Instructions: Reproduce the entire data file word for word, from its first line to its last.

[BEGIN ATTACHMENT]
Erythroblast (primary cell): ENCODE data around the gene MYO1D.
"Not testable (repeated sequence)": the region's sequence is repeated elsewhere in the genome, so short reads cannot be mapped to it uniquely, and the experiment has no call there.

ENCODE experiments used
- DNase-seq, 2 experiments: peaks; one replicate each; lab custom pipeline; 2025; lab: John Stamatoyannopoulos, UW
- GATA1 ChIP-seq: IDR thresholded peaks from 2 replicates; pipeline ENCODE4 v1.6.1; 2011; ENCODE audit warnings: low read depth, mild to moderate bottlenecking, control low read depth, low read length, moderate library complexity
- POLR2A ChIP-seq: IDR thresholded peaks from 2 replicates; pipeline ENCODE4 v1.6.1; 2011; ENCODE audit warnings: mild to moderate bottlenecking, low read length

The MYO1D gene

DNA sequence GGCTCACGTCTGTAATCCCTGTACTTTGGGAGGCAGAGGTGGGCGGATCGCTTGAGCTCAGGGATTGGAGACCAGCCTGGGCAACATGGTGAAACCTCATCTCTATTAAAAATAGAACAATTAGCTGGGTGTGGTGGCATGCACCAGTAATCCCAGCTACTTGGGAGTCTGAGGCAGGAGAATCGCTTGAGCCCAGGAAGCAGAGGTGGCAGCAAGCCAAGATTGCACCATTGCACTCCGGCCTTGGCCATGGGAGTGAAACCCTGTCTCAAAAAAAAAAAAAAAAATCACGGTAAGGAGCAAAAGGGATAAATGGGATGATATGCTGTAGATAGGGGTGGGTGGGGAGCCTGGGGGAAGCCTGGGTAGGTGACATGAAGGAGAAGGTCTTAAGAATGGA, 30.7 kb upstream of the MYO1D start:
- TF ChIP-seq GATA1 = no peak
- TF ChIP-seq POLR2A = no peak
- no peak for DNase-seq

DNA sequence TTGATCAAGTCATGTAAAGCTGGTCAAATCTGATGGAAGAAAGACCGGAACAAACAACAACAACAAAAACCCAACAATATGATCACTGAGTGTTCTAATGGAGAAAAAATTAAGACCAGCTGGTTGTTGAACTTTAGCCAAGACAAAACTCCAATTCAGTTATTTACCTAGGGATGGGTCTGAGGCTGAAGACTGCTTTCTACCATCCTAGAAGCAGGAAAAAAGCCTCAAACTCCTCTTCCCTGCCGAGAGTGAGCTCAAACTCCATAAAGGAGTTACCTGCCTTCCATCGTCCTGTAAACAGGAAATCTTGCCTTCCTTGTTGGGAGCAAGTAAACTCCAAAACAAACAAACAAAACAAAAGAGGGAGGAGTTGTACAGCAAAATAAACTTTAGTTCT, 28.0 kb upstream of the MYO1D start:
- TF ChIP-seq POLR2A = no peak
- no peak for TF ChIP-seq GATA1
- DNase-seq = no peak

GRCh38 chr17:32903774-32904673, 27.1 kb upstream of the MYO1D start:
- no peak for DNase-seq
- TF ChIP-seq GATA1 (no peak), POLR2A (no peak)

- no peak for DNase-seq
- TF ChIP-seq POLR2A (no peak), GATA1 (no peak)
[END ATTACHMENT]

Erythroblast (primary cell): ENCODE data around the gene MYO1D.
"Not testable (repeated sequence)": the region's sequence is repeated elsewhere in the genome, so short reads cannot be mapped to it uniquely, and the experiment has no call there.

ENCODE experiments used
- DNase-seq, 2 experiments: peaks; one replicate each; lab custom pipeline; 2025; lab: John Stamatoyannopoulos, UW
- GATA1 ChIP-seq: IDR thresholded peaks from 2 replicates; pipeline ENCODE4 v1.6.1; 2011; ENCODE audit warnings: low read depth, mild to moderate bottlenecking, control low read depth, low read length, moderate library complexity
- POLR2A ChIP-seq: IDR thresholded peaks from 2 replicates; pipeline ENCODE4 v1.6.1; 2011; ENCODE audit warnings: mild to moderate bottlenecking, low read length

The MYO1D gene

DNA sequence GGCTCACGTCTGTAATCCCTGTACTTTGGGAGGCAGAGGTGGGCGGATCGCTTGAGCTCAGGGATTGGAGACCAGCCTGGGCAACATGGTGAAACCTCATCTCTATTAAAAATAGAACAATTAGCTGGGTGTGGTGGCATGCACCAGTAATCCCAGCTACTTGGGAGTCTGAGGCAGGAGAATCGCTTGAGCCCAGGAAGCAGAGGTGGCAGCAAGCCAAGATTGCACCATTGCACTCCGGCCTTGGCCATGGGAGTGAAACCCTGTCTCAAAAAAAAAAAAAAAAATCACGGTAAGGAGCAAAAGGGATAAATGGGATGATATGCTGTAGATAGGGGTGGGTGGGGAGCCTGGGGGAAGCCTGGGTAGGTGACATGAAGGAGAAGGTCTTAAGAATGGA, 30.7 kb upstream of the MYO1D start:
- TF ChIP-seq GATA1 = no peak
- TF ChIP-seq POLR2A = no peak
- no peak for DNase-seq

DNA sequence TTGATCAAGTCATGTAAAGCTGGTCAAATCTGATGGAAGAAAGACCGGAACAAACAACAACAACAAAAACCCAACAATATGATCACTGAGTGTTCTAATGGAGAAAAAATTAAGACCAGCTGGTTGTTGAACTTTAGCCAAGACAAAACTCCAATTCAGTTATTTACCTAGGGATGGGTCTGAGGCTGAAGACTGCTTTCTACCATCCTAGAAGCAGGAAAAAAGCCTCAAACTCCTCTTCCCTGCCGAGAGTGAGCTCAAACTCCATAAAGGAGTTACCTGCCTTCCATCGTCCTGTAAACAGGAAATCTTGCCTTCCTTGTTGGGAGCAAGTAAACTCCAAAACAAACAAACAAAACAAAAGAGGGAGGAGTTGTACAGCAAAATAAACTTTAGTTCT, 28.0 kb upstream of the MYO1D start:
- TF ChIP-seq POLR2A = no peak
- no peak for TF ChIP-seq GATA1
- DNase-seq = no peak

GRCh38 chr17:32903774-32904673, 27.1 kb upstream of the MYO1D start:
- no peak for DNase-seq
- TF ChIP-seq GATA1 (no peak), POLR2A (no peak)

- no peak for DNase-seq
- TF ChIP-seq POLR2A (no peak), GATA1 (no peak)